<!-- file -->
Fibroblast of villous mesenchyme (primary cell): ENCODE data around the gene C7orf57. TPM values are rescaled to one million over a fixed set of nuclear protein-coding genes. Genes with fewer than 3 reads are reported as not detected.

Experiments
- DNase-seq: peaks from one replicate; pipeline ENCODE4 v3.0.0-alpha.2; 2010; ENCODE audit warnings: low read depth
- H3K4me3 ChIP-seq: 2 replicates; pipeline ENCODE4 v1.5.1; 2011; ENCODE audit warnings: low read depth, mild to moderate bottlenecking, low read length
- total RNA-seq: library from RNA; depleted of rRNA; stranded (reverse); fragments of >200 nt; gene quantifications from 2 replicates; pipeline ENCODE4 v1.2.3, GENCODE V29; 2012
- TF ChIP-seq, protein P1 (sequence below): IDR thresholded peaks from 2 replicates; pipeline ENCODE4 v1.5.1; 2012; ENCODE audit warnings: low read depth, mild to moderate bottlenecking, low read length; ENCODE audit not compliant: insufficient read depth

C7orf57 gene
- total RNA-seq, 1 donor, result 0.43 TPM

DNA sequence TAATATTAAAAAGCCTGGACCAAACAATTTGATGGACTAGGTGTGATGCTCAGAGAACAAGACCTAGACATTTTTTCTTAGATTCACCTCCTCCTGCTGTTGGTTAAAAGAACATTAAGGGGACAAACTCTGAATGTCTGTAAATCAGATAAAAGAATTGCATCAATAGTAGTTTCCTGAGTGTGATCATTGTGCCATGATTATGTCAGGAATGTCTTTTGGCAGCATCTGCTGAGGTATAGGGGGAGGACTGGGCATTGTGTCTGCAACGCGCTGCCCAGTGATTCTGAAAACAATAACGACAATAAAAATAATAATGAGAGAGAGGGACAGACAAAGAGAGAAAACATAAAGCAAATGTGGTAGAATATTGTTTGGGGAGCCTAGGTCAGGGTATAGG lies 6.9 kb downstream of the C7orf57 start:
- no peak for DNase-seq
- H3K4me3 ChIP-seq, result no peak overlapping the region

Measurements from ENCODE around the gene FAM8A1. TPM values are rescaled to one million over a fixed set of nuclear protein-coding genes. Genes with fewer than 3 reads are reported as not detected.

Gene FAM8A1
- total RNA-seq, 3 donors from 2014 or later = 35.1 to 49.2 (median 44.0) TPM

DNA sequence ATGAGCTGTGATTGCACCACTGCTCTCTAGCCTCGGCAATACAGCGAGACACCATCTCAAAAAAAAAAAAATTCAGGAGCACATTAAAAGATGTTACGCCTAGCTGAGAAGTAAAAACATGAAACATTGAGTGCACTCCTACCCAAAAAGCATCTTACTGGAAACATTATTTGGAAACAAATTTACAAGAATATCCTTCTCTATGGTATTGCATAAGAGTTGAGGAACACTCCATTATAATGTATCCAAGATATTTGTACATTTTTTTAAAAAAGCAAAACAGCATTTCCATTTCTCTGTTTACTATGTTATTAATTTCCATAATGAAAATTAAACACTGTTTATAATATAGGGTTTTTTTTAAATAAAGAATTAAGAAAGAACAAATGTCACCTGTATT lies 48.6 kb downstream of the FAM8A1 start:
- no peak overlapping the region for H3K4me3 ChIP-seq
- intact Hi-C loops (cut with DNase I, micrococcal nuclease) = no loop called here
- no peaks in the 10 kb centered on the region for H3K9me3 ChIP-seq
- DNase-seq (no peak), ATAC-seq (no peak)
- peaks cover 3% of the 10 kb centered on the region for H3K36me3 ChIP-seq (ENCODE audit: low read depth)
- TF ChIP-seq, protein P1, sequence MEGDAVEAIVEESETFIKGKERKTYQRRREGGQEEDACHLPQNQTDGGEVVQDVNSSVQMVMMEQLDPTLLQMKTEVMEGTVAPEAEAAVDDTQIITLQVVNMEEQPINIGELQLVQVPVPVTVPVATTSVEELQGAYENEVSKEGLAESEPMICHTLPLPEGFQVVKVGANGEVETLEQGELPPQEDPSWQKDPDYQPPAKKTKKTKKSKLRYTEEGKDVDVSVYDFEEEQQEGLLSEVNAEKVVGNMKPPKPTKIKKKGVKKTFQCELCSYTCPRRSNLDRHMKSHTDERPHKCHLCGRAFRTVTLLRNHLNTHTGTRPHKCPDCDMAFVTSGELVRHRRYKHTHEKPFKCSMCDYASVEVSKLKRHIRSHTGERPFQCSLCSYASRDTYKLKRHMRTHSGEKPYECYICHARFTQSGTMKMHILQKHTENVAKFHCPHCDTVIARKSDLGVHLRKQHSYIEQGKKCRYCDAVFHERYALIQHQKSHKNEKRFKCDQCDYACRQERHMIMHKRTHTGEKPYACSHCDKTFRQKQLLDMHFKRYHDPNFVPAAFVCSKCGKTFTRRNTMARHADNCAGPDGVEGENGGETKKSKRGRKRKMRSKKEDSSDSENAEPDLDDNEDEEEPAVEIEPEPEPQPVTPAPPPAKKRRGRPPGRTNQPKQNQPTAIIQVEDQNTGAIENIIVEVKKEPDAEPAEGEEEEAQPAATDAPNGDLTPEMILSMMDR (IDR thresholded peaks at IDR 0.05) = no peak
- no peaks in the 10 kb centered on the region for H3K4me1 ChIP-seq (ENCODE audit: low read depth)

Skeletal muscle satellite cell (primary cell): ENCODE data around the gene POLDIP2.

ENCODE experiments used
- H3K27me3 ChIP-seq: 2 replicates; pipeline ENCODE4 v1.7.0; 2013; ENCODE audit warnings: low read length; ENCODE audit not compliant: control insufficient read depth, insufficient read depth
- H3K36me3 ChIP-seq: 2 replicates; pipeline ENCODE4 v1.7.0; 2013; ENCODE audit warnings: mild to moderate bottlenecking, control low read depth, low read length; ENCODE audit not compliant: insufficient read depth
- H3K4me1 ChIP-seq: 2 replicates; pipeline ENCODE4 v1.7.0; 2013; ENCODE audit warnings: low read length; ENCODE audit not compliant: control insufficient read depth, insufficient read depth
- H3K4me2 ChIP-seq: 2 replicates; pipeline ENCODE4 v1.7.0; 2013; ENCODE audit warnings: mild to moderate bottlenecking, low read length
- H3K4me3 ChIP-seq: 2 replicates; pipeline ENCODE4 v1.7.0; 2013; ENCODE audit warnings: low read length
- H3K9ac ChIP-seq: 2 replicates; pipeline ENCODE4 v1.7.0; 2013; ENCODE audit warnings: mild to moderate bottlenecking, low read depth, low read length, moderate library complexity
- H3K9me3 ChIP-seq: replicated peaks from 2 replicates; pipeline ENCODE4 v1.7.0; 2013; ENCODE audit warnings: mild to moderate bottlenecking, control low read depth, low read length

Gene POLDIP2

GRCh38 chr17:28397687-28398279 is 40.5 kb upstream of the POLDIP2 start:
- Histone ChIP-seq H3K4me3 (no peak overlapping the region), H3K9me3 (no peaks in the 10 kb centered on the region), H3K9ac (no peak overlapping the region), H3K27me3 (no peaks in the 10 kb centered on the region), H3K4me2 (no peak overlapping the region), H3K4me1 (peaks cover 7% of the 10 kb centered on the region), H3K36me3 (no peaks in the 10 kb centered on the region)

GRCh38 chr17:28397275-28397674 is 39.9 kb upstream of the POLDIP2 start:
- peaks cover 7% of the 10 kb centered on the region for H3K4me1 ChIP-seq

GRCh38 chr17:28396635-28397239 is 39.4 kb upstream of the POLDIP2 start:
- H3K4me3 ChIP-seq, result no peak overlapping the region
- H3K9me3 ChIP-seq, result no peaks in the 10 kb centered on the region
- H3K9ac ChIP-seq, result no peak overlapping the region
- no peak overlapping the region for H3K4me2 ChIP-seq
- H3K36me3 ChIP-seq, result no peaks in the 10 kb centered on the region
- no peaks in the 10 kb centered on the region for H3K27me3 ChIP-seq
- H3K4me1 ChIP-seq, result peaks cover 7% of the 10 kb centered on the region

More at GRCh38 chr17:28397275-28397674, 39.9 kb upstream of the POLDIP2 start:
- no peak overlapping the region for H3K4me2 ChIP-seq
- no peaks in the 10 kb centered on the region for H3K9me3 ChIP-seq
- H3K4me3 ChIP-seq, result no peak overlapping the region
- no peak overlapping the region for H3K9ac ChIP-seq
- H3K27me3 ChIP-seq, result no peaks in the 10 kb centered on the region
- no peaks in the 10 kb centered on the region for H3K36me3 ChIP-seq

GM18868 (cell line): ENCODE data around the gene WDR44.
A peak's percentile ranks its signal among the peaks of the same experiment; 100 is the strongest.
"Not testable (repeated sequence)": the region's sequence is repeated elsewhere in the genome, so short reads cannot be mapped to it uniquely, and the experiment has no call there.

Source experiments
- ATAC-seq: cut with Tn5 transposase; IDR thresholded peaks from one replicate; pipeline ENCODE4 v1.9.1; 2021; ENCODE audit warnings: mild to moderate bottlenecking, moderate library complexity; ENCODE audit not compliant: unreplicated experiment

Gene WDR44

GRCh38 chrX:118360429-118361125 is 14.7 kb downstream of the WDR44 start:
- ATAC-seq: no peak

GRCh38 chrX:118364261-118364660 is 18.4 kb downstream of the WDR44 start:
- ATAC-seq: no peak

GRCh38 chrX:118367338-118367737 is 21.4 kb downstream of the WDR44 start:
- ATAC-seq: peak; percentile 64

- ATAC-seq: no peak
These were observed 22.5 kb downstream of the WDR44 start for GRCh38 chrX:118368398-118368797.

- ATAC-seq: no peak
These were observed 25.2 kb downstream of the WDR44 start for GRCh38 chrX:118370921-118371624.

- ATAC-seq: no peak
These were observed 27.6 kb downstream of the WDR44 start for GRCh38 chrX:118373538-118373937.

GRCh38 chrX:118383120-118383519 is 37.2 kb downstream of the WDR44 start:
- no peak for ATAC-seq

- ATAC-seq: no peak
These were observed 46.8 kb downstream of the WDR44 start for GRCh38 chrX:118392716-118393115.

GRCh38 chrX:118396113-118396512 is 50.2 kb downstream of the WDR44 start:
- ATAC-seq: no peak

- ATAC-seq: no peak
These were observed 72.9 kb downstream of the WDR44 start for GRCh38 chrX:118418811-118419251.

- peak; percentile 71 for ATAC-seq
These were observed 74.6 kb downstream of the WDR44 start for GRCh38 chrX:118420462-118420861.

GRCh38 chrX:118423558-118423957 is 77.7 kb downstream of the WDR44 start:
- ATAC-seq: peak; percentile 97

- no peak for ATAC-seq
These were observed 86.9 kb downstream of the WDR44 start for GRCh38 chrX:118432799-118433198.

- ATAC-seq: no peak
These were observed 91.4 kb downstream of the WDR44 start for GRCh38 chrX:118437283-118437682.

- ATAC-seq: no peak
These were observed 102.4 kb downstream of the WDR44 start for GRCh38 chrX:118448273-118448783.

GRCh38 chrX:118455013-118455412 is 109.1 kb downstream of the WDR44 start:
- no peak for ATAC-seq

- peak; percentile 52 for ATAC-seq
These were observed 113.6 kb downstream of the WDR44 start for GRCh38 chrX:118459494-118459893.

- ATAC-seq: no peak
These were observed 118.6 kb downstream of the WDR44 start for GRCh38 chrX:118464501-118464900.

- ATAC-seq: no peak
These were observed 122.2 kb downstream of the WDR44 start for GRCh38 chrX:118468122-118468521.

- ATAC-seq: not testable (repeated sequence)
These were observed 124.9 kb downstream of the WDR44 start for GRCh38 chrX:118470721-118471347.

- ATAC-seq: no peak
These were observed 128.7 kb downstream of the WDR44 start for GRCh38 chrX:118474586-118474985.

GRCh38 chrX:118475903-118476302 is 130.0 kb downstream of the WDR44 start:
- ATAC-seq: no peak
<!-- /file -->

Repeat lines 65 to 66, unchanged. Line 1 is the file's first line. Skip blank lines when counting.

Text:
These were observed 22.5 kb downstream of the WDR44 start for GRCh38 chrX:118368398-118368797.

- ATAC-seq: no peak